One of the most interesting real estate trends in recent years has been growth in the number of families renting, rather than buying, their homes. That in turn has led to more attention to buying and managing rental properties as an investment. In addition to the sorts of long-term rental arrangements you’ll find in any city, our area also offers opportunities to tap the vacation rental and college student markets.
As with any major investment, of course, it’s important to understand the pros and the cons, do your homework, and rely on the expertise of professionals where necessary.
Anyone considering getting into the landlord business must carefully consider all the costs of owning rental properties. Those include the obvious ones: mortgage payments, insurance and taxes. (Note that you may pay more to insure a rental house than one occupied by its owner, but you won’t be responsible for insuring its contents.)
As with any business, expect to pay fees to accountants and attorneys, who are needed to help you navigate the complexities of taxes, leases and tenant-rights laws.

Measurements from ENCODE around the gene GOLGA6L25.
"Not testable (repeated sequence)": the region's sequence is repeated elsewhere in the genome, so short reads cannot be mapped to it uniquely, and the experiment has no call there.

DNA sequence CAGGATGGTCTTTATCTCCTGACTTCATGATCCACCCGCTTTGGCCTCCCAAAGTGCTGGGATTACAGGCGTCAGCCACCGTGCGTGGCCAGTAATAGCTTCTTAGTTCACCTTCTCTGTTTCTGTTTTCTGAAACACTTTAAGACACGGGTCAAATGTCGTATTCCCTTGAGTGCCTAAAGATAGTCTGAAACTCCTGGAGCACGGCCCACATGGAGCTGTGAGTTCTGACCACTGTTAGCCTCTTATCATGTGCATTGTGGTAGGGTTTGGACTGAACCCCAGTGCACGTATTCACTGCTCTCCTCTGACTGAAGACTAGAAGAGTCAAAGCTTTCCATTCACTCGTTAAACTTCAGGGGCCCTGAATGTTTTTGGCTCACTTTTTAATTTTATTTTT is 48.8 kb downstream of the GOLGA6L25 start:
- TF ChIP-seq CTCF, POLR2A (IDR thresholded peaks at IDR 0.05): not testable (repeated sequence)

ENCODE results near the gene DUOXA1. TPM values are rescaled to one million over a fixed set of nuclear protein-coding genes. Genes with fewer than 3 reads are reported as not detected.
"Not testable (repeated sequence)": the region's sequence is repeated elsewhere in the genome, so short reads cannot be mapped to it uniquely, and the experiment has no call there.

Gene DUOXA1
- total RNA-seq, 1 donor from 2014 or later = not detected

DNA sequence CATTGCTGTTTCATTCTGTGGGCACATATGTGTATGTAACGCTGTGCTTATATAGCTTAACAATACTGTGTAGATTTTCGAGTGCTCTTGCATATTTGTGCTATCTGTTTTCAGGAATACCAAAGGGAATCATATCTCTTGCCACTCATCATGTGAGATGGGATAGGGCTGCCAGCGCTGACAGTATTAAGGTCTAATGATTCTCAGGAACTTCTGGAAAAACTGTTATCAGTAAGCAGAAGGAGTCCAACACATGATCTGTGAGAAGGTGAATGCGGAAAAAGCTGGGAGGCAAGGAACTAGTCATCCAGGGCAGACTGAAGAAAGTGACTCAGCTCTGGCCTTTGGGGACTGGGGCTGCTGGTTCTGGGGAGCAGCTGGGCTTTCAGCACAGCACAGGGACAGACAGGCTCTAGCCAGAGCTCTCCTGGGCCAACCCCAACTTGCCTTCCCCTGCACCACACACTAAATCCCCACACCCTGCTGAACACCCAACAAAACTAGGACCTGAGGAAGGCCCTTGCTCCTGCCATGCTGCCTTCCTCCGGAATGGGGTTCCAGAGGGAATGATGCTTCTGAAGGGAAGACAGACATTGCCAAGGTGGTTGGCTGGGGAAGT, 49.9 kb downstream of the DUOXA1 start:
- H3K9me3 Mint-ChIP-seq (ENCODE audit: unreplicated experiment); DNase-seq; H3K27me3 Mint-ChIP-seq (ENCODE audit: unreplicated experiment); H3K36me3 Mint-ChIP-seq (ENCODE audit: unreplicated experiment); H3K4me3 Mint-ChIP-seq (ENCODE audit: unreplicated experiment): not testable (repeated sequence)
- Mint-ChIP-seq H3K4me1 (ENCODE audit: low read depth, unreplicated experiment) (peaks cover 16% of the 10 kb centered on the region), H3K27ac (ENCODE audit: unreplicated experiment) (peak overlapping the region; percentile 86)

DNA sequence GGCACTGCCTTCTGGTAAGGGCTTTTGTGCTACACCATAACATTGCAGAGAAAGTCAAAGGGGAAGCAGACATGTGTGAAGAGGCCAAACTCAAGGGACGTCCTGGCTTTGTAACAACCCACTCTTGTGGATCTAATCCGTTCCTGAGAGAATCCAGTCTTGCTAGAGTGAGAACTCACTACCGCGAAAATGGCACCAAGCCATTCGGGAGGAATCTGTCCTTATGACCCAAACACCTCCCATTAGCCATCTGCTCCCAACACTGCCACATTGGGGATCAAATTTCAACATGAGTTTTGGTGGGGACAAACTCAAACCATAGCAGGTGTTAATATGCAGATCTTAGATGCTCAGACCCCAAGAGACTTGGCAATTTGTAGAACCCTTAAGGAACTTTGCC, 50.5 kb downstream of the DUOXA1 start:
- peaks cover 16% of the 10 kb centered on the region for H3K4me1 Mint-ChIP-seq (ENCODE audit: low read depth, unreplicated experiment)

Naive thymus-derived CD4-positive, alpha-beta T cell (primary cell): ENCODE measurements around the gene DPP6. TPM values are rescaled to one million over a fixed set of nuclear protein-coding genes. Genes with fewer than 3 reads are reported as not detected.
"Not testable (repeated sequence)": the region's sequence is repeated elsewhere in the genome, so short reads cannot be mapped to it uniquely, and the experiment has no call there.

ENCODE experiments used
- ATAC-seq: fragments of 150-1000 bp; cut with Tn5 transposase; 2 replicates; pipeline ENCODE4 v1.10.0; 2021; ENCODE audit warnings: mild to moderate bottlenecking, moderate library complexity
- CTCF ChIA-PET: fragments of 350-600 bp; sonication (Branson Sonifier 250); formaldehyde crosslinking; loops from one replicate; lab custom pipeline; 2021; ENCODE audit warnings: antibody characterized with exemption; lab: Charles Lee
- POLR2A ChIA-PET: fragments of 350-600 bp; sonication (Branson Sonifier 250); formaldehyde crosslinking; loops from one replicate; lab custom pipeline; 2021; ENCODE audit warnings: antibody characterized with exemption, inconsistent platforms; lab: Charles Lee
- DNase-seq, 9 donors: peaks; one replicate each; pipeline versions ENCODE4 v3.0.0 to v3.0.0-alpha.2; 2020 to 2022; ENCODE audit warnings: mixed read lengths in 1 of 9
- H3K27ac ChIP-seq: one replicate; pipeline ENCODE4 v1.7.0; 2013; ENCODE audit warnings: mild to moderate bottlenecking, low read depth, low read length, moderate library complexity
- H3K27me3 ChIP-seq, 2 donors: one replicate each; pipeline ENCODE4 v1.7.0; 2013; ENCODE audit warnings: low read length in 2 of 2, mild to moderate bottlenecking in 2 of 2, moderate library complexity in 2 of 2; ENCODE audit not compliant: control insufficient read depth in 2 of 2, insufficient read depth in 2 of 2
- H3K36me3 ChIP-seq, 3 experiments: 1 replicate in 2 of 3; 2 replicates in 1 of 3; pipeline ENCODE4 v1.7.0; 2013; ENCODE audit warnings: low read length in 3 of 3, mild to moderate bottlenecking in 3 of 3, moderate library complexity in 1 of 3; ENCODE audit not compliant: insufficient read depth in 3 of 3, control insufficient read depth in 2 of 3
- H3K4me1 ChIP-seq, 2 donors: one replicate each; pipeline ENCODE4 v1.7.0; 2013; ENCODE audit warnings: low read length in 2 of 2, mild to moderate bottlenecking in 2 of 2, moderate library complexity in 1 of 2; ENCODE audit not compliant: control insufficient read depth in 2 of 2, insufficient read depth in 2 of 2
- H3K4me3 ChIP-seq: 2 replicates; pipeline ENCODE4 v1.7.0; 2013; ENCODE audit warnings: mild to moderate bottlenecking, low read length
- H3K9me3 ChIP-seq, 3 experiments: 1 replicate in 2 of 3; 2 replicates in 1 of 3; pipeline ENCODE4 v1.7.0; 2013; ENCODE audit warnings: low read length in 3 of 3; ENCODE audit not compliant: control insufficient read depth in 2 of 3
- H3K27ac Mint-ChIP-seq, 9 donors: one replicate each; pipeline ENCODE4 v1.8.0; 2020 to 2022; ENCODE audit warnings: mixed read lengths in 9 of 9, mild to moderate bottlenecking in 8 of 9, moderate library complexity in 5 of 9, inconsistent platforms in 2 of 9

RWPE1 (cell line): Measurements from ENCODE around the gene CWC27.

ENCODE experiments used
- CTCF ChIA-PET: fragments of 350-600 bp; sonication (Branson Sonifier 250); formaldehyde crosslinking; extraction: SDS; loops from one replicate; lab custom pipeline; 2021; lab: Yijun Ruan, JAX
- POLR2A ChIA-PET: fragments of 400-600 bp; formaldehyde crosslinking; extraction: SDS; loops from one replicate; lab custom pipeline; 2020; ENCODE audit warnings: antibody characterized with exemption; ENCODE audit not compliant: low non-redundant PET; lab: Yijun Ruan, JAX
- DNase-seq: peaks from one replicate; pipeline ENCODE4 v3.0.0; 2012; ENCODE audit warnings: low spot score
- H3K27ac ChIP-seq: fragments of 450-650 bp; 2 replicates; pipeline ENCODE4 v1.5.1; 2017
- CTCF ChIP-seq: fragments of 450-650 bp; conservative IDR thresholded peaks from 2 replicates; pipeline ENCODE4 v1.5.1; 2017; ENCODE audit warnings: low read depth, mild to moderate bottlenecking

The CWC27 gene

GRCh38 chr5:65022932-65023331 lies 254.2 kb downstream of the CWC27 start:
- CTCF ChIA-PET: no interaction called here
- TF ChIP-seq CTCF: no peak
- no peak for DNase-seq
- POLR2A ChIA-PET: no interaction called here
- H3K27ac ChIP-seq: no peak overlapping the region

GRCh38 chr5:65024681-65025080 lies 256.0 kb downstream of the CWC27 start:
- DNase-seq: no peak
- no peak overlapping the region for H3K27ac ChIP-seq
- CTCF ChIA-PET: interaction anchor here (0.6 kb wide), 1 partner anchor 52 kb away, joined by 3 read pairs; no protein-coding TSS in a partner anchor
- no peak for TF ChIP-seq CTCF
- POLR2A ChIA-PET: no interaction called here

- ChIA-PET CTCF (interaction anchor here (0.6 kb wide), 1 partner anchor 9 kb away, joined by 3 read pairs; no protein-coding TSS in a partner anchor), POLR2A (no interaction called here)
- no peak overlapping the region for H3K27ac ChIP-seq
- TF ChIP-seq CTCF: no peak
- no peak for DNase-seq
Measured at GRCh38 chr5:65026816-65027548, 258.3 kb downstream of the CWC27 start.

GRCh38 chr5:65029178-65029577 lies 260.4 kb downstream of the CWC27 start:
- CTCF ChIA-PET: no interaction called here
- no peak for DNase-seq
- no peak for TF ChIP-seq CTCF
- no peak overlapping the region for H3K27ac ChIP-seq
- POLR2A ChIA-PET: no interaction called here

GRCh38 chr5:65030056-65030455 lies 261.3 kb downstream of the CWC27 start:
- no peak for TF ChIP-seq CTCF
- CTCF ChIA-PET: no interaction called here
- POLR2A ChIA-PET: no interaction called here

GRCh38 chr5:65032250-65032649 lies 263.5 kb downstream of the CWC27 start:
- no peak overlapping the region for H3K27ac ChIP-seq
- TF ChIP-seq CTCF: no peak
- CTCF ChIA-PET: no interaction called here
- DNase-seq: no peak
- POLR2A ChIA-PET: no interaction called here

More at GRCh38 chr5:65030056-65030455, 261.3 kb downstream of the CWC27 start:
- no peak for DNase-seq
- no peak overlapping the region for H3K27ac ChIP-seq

A rental property owner should be prepared to make capital investments on such big-ticket items as heating and air conditioning systems and appliances, which sooner or later will need replacement or major repairs. Then there are the more routine maintenance costs, which should be covered by a contingency fund. It might be fixing a clogged drain or a bad light fixture; it will certainly include repainting and shampooing carpets between tenants.
A landlord might also have to pay for utilities – power, water, sewer, trash collection, cable TV -- especially if the property will be rented by the week to vacationers. Likewise, the choice of whether to hire a management firm to help market the property, handle maintenance, and deal with tenants will have an important impact on your costs, and the amount of work you have to do.
My advice to real estate investors is to know what you can afford, know what costs are deductible as business expenses, and to have a plan. That means to understand what you expect to get from your investment, how quickly you’ll see a return on that investment, and how you’ll get out. Having an exit strategy is important because selling investment real estate isn’t as simple as liquidating a stock or a mutual fund.
Some other issues to consider:
Cece Nunn - May 14, 2021
Christina Haley O'Neal - May 14, 2021
Sandy Harris didn’t plan on becoming the volunteer executive director of Pender County Christian Services. But Harris started volunteering a...
Wilmington’s Cargo District continues to grow as companies join the area and others expand within it....
Envisioned by husband-and-wife team Girard and Tracey Newkirk, Genesis Block provides business development services that support small busin...